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Southern Med Review. 2011 Dec; 4(2):15-21.Objectives: Although poor reproductive health constitutes a significant proportion of the disease burden in developing countries, essential medicines for reproductive health are often not available to the population. The objective was to analyze the guiding principles for developing national Essential Medicines Lists (EML). The second objective was to compare the reproductive health medicines included on these EMLs to the 2002 WHO/UNFPA list of essential drugs and commodities for reproductive health. Another objective was to compare the medicines included in existing international lists of medicines for reproductive health. Methods: The authors calculated the average number of medicines per clinical groups included in 112 national EMLs and compared these average numbers with the number of medicines per clinical group included on the WHO/UNFPA List. Additionally, they compared the content of the lists of medicines for reproductive health developed by various international agencies. Results: In 2003, the review of the 112 EMLs highlighted that medicines for reproductive health were not consistently included. The review of the international lists identified inconsistencies in their recommendations. The reviews' outcomes became the catalyst for collaboration among international agencies in the development of the first harmonized Interagency List of Essential Medicines for Reproductive Health. Additionally, WHO, UNFPA and PATH published guidelines to support the inclusion of essential medicines for reproductive health in national medicine policies and EMLs. The Interagency List became a key advocacy tool for countries to review their EMLs. In 2009, a UNFPA/WHO assessment on access to reproductive health medicines in six countries demonstrated that the major challenge was that the Interagency List had not been updated recently and was inconsistently used. Conclusion: The addition of cost-effective medicines for reproductive health to EMLs can result in enhanced equity in access to and cost containment of these medicines, and improve quality of care. Action is required to ensure their inclusion in national budget lines, supply chains, policies and programmatic guidance.
WORLD HEALTH FORUM. 1993; 14(4):333-44.WHO evaluated the implementation of the health-for-all strategy using data from 151 countries. 110 countries still endorsed the strategy. 95 have either completely implemented or further developed community involvement. Just 33 countries had more equitable distribution of resources. The percentage of gross national product (GNP) that the government dedicated to health rose in the least developed countries. Developed countries spent a higher proportion of their GNP on health than did developing countries (3.3% vs. 0.9%, 1991). Maldistribution of health personnel continued to be a major problem. Between 1985 and 1990, the proportion of people in developing countries with access to safe water rose from 68 to 75%. Adequate sewage disposal coverage rose from 46 to 71% (1985-1991). Prenatal care coverage by trained personnel increased from 58 to 67%. Tetanus toxoid coverage of pregnant women only increased from 24 to 34%. Most maternal deaths were a result of inadequate prenatal care, inadequate care during childbirth, pregnancies spaced too closely, multiparity, and poor health and nutritional status before the first pregnancy. Immunization coverage rose considerably in every region (e.g., 47-83% for diphtheria). Nevertheless, substantial differences in coverage existed between countries. A substantial trend towards more integrated primary health care occurred. Child survival rates improved, but the gap in infant mortality rates between developed countries and the least developed countries widened. The gap in health status between the poor and the wealthy had become larger. Developing countries in the process of the epidemiological transition continued to be burdened with both infectious and degenerative diseases. GNP and adult literacy rose, but less so in the least developed countries. These findings suggested that governments must sustain the commitment to reduce inequities, realign health systems, improve health financing systems, improve coordination between health sectors, and improve linkage between health and development.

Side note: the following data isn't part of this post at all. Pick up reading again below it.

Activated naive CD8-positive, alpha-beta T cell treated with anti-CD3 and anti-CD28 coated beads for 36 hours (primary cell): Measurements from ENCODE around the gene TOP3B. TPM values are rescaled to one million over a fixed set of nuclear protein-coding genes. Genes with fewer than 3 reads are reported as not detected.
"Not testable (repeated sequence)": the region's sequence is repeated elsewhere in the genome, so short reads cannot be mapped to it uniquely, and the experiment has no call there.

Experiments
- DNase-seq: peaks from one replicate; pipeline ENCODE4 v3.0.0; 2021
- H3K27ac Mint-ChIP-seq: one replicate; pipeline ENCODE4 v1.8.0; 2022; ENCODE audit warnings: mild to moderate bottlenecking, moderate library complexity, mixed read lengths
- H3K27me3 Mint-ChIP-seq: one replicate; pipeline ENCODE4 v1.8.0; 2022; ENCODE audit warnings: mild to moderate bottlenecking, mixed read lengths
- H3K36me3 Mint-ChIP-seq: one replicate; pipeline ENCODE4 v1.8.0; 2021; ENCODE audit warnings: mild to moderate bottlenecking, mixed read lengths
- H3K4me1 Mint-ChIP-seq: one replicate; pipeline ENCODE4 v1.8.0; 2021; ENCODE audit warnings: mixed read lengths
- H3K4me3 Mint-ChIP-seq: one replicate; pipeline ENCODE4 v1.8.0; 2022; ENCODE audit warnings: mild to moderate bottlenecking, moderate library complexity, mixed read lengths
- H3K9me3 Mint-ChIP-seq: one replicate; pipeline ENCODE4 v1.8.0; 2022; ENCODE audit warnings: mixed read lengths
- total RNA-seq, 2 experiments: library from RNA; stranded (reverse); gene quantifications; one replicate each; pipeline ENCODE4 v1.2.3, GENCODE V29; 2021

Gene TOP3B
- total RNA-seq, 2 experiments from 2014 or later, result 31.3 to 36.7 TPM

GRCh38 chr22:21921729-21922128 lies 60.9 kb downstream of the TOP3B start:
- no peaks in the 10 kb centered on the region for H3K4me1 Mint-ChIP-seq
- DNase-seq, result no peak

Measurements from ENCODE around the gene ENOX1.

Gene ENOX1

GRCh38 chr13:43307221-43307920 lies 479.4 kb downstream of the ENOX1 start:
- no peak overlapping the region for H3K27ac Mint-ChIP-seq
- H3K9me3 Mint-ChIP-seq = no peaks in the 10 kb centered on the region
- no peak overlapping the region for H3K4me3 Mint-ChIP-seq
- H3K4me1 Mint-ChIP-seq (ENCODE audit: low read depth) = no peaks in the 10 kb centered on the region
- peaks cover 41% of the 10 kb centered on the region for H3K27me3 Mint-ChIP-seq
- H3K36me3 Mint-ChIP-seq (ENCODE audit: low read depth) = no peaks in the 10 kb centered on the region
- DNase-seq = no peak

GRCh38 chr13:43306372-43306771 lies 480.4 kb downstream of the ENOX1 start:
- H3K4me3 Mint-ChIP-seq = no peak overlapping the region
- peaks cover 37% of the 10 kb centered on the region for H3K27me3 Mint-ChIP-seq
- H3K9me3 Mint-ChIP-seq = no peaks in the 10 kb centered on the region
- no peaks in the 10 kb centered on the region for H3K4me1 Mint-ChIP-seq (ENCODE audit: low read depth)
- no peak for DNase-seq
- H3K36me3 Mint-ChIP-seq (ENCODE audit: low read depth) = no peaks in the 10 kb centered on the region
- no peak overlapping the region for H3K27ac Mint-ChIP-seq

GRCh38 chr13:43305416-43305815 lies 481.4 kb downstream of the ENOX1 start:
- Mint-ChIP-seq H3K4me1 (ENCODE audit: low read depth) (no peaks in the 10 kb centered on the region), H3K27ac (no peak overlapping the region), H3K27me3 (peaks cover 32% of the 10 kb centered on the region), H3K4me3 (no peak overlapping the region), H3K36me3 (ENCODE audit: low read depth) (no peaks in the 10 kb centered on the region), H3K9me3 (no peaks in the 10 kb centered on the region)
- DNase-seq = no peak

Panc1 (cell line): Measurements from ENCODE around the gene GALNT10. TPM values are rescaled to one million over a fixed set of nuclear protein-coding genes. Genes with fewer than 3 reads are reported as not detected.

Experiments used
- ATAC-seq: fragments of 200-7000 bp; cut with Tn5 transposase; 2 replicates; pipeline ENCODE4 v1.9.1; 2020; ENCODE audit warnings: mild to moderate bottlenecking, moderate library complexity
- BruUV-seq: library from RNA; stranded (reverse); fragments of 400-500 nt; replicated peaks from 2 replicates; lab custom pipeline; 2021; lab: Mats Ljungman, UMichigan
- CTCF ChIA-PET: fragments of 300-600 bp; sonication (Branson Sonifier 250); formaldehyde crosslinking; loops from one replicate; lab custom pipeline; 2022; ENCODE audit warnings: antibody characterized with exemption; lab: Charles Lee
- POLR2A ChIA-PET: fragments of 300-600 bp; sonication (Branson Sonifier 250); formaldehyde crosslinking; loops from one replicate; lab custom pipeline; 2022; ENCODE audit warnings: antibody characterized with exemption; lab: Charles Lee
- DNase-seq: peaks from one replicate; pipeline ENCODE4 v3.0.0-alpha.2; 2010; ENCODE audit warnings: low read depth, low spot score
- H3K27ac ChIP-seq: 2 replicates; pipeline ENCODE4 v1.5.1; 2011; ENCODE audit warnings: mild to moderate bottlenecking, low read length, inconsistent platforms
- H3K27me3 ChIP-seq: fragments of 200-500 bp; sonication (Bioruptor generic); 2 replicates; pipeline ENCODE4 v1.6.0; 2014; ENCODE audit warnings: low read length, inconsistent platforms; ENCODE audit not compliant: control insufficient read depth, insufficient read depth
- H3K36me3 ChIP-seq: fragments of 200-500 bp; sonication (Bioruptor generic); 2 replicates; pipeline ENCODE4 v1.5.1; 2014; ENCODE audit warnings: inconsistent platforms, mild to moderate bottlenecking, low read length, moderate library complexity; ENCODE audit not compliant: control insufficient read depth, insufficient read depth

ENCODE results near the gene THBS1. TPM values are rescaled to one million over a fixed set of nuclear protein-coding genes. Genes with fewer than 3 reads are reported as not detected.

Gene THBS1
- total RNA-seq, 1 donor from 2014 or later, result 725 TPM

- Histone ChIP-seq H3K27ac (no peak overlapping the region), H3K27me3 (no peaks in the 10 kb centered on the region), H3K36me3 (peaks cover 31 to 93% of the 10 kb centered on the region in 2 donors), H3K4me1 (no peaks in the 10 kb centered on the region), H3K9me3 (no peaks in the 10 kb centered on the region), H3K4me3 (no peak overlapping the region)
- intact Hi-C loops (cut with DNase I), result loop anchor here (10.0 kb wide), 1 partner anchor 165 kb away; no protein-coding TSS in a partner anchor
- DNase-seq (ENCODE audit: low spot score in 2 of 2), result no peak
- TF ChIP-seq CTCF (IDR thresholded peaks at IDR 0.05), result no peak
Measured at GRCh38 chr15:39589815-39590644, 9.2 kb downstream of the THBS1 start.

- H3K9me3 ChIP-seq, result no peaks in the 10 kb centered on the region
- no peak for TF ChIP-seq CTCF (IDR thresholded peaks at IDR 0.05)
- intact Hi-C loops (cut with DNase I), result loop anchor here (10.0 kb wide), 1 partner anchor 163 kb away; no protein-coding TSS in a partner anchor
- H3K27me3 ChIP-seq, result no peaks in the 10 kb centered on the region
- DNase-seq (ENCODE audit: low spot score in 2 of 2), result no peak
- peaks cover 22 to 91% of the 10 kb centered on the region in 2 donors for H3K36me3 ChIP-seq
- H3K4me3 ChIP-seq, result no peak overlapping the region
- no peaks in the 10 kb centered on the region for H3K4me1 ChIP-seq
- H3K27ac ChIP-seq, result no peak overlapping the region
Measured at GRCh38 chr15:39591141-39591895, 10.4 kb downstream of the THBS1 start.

REVIEWS OF INFECTIOUS DISEASES. 1983 May-Jun; 5(3):546-53.Control of measles in tropical Africa has been attempted since 1966 in 2 large programs; recent evaluation studies have pinpointed obstacles specific to this area. Measles epidemics occur cyclically with annual peaks in dry season, killing 3-5% of children, contributing to 10% of childhood mortality, or more in malnourished populations. The 1st large control effort was the 20-country program begun in 1966. This effort eradicated measles in The Gambia, but measles recurred to previous levels within months in other areas. The Expanded Programme on Immunization initiated by WHO in 1978 also included operational research, technical assistance, cooperation with other groups such as USAID, and development of permanent national programs. Cooperative research has shown that the optimum age of immunization is 9 months, and that health centers are more efficient at immunization, but mobile teams are more cost-effective as coverage approaches 100%. 53 evaluation surveys have been done in 17 African countries on measles immunization programs. Some of the obstacles found were: rural population, underdevelopment of infrastructure, and exposure of unprotected infants contributing to the spread of measles. Measles surveillance is so poor that less than 10% of expected cases are reported. People are apathetic or unaware of the importance of immunization against this universal childhood disease. Vaccine quality is a serious problem, both from the lack of an adequate cold chain, and lack of facilities for testing vaccine. The future impact of measles control from the viewpoint of population growth and health of children offers many fine points for discussion.